9

Pelargonic acid

Low

Mature

10

Pelargonic acid

High

Seedling

11

Pelargonic acid

High

Mature

12

Ammonium nonanoate

No mowing

None

13

Ammonium nonanoate

Low

Seedling

14

Ammonium nonanoate

Low

Mature

15

Ammonium nonanoate

High

Seedling

16

Ammonium nonanoate

High

Mature

           

For each study, visual weed control will be collected weekly for 8 weeks after initial treatment (WAIT). Aboveground weed biomass will be collected at 8 WAIT. Studies will be replicated in two locations. Data will be subjected to analysis of variance using PROC MIXED (SAS 9.4, SAS Institute, Inc. Cary, NC).

 

An additional study will be conducted to determine the effect of herbicide application frequency on weed control. The same weed species will be utilized in this study.  The study design will be a 3 (organic herbicide) x 3 (herbicide frequency) x 2 (weed growth stage) factorial design replicated at least 4 times. Herbicide treatments (d-limonene or pelargonic acid or ammonium nonanoate) will be applied 7, 10, and 14 days after initial mowing treatment to seedling weeds (< 10 cm) or mature (> 10 cm ≤ 20 cm).   Following the initial treatment, applications will continue as needed for the following 6 weeks. The studies will be replicated in two locations. Data collection will be the same as the prior study with the exception of weed biomass being collected 6 WAIT. Data will be subjected to analysis of variance using PROC MIXED (SAS 9.4, SAS Institute, Inc. Cary, NC).

 

Objective 2.  Determine the effect of sequential mowing and organic herbicides on seedbank composition and density. In spring 2022 field studies will be conducted in a  bareground area.  A known quantity of each weed seed will be spread and incorporated into the soil and allowed to germinate. A minimum of 10 treatments identified from objective 1 as those  providing optimal weed control will be utilitzed in this study.  Weed counts within a representative 0.5 m2 quadrat of each species will be collected beginning at the initial treatment then bi-weekly for 8 WAIT. In spring 2023, weed counts will be collected upon emergence. Studies will be replicated in two locations. Data will be subjected to analysis of variance using PROC MIXED (SAS 9.4, SAS Institute, Inc. Cary, NC).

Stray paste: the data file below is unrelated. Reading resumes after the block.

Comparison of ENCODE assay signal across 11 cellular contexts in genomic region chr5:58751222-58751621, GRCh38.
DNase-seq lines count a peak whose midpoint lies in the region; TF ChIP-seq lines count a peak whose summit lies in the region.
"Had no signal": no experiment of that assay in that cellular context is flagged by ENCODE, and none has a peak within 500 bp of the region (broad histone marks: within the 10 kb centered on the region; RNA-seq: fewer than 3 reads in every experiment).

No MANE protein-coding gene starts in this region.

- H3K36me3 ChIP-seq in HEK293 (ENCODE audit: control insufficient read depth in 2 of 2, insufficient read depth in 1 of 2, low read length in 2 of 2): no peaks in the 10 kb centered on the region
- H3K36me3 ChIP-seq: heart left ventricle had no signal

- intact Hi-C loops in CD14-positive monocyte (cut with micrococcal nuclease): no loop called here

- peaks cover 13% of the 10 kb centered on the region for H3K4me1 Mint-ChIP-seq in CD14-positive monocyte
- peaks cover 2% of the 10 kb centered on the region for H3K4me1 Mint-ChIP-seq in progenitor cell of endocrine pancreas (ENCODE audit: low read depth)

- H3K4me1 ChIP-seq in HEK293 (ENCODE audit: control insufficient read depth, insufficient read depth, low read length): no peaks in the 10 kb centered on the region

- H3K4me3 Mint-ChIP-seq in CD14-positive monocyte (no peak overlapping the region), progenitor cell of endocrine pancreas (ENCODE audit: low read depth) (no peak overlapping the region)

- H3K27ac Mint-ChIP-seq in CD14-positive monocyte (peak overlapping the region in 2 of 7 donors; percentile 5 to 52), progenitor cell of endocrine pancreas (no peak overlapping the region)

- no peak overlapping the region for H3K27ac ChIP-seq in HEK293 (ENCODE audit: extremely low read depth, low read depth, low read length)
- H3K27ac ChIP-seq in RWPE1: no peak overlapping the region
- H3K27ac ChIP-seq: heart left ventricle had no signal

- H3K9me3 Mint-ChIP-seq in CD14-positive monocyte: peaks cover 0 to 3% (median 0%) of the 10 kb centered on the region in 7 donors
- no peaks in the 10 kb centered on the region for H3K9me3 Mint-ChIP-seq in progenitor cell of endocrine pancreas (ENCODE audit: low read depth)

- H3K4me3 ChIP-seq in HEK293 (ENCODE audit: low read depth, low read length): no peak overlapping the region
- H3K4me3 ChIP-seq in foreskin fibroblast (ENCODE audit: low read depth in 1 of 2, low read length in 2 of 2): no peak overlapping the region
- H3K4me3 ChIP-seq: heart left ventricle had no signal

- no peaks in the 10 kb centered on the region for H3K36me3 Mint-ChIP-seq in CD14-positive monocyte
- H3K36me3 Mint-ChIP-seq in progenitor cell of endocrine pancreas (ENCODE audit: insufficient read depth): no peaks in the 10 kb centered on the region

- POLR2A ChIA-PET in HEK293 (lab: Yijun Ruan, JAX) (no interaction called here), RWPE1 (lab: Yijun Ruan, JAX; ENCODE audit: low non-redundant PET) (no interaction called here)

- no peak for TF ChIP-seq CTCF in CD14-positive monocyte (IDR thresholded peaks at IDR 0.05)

Objective 3. Determine the effects of organic herbicide rate in combination with mowing to identify optimal herbicide rate for perennial nutsedge and annual grass control. Studies will be conducted with yellow nutsedge, purple nutsedge, large crabgrass, and goosegrass. In spring 2023, a known quantity of seeds will be spread and incorporated into the soil at the study locations. The study design will be a 3 x 3 factorial design replicated 4 times. The first factor will be herbicide and will include d-limonene, pelargonic acid, and ammonium nonanoate.  The second factor will be herbicide rate with a 1x, 1.5x, and 2x rate (A 1x rate being the labeled rate). The last factor will be mowing with mowed and non-mowed treatments. The height of the mowed treatment and growth stage will be selected from data collected in objective 1. Data to be collected will be the same as the mow height studies. Data will be subjected to analysis of variance using PROC MIXED (SAS 9.4, SAS Institute, Inc. Cary, NC).

 

Objective 4. Disseminate information, knowledge and recommendations through grower meetings, extension articles, and refereed journal publications. Data collected will be presented at grower field days, local and regional commodity meetings, and scientific conferences. Extension and peer-review articles will be published to disseminate results to the broader agronomic and scientific community.

Participation Summary
Any opinions, findings, conclusions, or recommendations expressed in this publication are those of the author(s) and do not necessarily reflect the view of the U.S. Department of Agriculture or SARE.